Issa raises questions over which of his statements were false

 

In the immediate aftermath of the east-coast earthquake, Darrell Issa was on twitter trying to sell his partisan agenda with the earthquake hashtag. But the day after, the New York Times responded to his demands for a retraction of its story with a resounding "no," and we haven't really heard anything from Issa since.
 
The response letter from the New York Times is at times worse for Issa than the original article, and the Times says flat out that "the article was carefully reported, written, and edited, and we stand by the story both in its broad thrust and, except as noted, in its particular details. We do not believe a retraction is warranted." Then it takes on Issa's disputes one by one:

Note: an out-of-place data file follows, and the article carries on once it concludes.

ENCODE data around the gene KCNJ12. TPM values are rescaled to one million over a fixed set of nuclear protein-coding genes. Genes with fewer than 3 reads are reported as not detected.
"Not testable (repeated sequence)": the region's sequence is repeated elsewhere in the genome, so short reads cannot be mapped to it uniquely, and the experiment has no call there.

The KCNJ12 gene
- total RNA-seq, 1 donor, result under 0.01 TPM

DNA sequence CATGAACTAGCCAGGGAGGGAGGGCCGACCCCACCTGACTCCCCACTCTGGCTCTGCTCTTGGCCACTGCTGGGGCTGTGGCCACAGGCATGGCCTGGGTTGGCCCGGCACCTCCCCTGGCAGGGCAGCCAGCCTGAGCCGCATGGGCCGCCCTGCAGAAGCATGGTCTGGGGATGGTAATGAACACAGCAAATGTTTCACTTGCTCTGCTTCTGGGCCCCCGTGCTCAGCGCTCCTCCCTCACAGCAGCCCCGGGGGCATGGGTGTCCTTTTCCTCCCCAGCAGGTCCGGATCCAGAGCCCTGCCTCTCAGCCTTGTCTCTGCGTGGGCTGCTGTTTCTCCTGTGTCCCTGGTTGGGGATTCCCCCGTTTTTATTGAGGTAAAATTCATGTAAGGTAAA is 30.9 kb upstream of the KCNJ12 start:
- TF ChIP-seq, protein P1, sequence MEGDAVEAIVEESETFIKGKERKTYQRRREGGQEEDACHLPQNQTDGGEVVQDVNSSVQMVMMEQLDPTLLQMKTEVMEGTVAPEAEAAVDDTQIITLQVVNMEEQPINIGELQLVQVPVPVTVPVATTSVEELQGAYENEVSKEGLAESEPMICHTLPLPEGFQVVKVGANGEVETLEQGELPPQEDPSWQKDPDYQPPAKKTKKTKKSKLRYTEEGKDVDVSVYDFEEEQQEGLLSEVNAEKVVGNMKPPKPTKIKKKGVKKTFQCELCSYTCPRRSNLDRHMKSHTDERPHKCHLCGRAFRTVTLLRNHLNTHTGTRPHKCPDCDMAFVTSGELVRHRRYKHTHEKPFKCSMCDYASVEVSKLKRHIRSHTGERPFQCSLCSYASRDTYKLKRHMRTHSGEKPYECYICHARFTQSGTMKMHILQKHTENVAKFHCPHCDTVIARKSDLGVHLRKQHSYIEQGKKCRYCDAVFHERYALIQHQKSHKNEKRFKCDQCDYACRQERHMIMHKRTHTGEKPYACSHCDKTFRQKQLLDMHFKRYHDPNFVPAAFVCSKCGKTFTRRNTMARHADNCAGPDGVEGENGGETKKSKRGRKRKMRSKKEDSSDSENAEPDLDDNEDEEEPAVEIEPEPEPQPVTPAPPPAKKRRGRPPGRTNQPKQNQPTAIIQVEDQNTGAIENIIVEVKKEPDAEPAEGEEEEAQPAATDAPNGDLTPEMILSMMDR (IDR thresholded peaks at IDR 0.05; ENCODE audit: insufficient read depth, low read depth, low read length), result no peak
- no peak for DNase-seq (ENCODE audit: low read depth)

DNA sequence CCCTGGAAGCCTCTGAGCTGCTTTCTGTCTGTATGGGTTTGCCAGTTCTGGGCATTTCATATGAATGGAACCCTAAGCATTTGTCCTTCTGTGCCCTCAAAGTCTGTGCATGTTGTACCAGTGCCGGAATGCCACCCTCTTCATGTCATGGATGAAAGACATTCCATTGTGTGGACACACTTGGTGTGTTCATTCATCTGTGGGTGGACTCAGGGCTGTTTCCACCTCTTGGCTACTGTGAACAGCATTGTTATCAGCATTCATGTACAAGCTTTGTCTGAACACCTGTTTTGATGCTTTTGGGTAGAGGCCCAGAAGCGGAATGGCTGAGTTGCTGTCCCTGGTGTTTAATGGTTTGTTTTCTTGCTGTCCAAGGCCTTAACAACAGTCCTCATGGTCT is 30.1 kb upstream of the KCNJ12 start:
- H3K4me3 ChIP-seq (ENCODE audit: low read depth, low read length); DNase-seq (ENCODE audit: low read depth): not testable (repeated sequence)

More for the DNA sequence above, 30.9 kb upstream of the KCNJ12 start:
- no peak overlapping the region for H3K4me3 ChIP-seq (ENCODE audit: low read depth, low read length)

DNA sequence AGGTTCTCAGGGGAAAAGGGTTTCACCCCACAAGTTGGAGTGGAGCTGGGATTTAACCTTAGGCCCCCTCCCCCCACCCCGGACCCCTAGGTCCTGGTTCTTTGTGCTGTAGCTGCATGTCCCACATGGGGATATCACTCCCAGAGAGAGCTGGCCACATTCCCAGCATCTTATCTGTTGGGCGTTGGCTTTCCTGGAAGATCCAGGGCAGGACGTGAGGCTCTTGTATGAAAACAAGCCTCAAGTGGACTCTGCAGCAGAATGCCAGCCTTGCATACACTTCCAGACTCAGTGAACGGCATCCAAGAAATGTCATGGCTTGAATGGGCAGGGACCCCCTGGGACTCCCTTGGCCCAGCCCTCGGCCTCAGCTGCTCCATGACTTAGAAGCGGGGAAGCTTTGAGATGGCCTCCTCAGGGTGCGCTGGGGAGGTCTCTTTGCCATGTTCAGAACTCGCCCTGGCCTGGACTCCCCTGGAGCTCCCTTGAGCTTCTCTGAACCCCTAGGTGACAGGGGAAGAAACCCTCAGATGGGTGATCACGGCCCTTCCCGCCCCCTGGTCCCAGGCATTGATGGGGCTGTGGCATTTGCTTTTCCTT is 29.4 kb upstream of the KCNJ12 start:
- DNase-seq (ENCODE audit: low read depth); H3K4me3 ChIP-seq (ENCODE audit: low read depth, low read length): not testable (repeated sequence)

Issa: Directed Electronics is not, as reported, a supplier to Toyota.
 
NYT: DEI has provided a range of accessories to Toyota, and Toyota has "acknowledged that its dealers may make DEI products available to customers." Tougher for Issa is his early-2010 media tour where he described himself as a supplier to Toyota:
 
"I was an auto supplier...that was the question I couldn't ask (Chairman Toyoda) is why is it every year I had to give you price reductions to all my auto company customers and every year you have price increases."
 
So either Issa was lying then or he's lying now. Neither option particularly lends credibility to this or any other of Issa's objections.